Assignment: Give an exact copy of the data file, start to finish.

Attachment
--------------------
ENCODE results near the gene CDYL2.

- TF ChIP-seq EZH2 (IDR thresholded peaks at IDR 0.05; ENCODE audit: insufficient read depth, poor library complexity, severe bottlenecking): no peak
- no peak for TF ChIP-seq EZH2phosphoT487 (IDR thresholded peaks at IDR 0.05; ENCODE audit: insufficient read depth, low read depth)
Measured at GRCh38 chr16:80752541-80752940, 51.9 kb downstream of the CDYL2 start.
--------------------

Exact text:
ENCODE results near the gene CDYL2.

- TF ChIP-seq EZH2 (IDR thresholded peaks at IDR 0.05; ENCODE audit: insufficient read depth, poor library complexity, severe bottlenecking): no peak
- no peak for TF ChIP-seq EZH2phosphoT487 (IDR thresholded peaks at IDR 0.05; ENCODE audit: insufficient read depth, low read depth)
Measured at GRCh38 chr16:80752541-80752940, 51.9 kb downstream of the CDYL2 start.